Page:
Hello and welcome to GlobalSign's weekly cybersecurity wrap-up. Here's the latest...
The cybercriminal gang Lapsus$ continues to make itself known with yet another big hack. The latest victim is software development company Globant. Late Wednesday the company confirmed reports it was indeed impacted by Lapsus$. So far, the company is activating its security protocols and "conducting an exhaustive investigation". As a direct result of the hack, Globant's stocks tumbled on Wednesday. For an updated list of all the incidents Lapsus$ is linked to, check out this MSSP Alert article.
The other major story this week is a crypto heist for more than $600 million. In what may be the largest crypto hack in history, a cyber criminal has stolen almost $620 million in Ethereum and USDC tokens from Axie Infinity's Ronin network bridge. The attack occurred on March 23rd, but Sky Mavis learned about days later when a user tried to withdraw 5,000 Ethereum from the bridge and was unable to do so.
Law enforcement worldwide is doing its best to keep up with those pesky cybercriminals, especially the U.S. Federal Bureau of Investigation (FBI). Here's a breakdown of their activity as of late:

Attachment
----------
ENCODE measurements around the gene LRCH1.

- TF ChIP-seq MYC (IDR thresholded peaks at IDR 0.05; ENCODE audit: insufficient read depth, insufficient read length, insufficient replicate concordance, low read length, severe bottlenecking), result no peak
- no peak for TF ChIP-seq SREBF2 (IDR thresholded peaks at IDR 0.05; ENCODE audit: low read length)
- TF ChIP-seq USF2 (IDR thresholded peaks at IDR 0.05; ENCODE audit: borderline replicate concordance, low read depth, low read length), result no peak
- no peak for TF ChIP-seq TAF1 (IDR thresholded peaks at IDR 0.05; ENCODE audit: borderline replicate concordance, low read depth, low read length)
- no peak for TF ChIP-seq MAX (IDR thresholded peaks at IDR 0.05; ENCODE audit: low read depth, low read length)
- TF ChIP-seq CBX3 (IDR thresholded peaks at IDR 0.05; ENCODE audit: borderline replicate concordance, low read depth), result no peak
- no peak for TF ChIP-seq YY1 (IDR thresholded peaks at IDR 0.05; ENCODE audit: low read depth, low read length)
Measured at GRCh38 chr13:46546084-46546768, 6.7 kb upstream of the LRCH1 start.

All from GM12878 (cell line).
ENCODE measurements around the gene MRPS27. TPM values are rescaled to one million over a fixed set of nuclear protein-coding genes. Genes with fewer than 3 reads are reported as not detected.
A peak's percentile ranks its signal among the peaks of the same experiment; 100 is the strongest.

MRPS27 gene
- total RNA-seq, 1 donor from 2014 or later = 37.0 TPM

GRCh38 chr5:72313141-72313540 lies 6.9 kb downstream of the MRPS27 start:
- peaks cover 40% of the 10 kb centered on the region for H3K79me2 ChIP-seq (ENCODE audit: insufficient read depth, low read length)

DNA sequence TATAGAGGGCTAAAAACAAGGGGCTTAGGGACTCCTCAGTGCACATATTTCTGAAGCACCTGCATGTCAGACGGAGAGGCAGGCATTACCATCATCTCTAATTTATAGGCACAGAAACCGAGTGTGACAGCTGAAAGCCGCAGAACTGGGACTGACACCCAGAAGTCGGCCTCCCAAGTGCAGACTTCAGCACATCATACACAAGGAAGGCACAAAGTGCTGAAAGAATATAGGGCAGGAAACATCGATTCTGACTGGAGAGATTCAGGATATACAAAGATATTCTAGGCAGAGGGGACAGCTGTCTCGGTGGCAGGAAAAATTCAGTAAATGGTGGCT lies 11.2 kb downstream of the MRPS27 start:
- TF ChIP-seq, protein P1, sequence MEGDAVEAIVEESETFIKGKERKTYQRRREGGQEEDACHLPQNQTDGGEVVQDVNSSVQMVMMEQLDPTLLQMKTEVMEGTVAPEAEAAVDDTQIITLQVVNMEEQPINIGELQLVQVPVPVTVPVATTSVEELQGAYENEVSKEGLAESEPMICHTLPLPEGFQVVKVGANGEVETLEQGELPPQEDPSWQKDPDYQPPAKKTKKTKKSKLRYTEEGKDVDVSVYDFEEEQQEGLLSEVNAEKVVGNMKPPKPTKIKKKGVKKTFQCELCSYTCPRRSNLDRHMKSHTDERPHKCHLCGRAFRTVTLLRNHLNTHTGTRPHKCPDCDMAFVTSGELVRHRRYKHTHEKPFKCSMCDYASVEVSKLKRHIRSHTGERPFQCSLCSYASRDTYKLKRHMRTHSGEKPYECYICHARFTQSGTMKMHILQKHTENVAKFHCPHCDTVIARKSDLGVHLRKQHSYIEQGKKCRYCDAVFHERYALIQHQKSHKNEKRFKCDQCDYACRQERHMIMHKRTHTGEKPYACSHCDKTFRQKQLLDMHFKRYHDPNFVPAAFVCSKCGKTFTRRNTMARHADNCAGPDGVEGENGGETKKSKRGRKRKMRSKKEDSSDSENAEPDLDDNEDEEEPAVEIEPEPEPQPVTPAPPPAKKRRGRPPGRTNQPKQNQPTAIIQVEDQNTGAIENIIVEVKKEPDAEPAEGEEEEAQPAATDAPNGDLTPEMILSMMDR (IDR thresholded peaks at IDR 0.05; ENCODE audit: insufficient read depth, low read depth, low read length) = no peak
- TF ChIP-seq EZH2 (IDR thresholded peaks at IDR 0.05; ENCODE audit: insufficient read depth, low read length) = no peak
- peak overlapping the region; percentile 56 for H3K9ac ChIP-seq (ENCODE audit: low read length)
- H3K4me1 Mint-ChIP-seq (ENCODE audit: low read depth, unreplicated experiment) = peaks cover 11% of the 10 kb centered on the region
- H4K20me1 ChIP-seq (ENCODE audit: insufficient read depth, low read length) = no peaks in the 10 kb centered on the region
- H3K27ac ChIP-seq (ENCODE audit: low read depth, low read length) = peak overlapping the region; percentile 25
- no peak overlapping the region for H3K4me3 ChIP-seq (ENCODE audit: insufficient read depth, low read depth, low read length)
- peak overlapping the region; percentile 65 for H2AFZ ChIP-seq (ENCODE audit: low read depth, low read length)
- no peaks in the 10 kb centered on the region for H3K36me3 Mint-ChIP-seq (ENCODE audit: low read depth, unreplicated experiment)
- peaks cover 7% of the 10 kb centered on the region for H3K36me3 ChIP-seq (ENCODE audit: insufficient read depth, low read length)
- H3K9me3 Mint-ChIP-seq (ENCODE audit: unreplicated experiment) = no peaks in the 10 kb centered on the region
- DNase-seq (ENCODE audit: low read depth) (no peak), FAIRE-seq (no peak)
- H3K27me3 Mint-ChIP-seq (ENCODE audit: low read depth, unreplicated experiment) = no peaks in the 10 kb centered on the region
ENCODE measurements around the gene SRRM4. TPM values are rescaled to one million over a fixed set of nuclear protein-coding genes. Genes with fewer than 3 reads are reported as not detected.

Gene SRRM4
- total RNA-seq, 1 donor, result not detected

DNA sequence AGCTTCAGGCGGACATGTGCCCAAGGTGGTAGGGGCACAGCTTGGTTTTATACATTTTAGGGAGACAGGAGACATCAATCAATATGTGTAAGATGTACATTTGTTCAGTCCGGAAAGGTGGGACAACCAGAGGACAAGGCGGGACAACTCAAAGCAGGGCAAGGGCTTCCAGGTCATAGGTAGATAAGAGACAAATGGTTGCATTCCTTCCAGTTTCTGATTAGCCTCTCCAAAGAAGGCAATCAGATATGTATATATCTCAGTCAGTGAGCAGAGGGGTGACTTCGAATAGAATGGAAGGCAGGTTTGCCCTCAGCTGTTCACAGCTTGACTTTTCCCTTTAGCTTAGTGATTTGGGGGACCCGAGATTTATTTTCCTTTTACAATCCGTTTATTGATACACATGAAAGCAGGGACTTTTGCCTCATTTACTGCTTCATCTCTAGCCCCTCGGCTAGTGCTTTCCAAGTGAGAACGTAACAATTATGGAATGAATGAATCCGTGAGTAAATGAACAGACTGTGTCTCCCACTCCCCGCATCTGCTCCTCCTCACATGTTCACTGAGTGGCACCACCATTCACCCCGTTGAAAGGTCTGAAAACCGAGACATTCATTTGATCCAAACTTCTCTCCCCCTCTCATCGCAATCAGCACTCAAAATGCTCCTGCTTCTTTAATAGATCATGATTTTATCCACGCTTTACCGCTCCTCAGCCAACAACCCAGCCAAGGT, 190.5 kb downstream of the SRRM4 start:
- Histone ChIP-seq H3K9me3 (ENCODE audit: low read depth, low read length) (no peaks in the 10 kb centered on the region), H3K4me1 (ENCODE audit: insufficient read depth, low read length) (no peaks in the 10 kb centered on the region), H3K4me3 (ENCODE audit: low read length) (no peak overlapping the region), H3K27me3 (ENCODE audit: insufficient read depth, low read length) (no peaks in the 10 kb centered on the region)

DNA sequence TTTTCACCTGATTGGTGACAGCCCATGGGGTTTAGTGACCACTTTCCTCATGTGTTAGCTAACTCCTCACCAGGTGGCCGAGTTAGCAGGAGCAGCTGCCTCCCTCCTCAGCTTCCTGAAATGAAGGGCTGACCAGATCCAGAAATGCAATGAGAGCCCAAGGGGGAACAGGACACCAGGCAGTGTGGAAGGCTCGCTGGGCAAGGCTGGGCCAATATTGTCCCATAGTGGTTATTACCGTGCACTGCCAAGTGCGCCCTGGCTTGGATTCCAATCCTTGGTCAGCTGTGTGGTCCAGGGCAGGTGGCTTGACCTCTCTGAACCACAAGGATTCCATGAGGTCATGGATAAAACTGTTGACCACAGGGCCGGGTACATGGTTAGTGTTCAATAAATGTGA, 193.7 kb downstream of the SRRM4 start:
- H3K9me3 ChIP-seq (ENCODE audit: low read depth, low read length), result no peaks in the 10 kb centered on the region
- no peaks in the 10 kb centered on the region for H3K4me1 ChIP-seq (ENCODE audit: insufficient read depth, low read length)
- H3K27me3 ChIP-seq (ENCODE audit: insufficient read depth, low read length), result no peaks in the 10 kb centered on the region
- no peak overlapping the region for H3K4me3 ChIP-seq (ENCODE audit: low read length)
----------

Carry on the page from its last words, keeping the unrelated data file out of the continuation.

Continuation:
- On Thursday, it announced 65 people were arrested in 'Operation Eagle Sweep'. The operation's goal was to break up what is described a major businesses email compromise (BEC) scheme which has cost victims millions of dollars. The FBI has been collaborating with law enforcement officials worldwide on this effort. Operation Eagle Sweep has netted 65 arrests in the US along with 12 in Nigeria, eight in South Africa, two in Canada and one in Cambodia.
- Earlier in the week the FBI issued a statement regarding a newly discovered phishing campaign that targeted election officials last year. The FBI says the attackers sought to steal login credentials and could have had “sustained, undetected” access to election administrators’ systems." As the 2022 midterm elections approach, the FBI is concerned these phishing attacks could increase.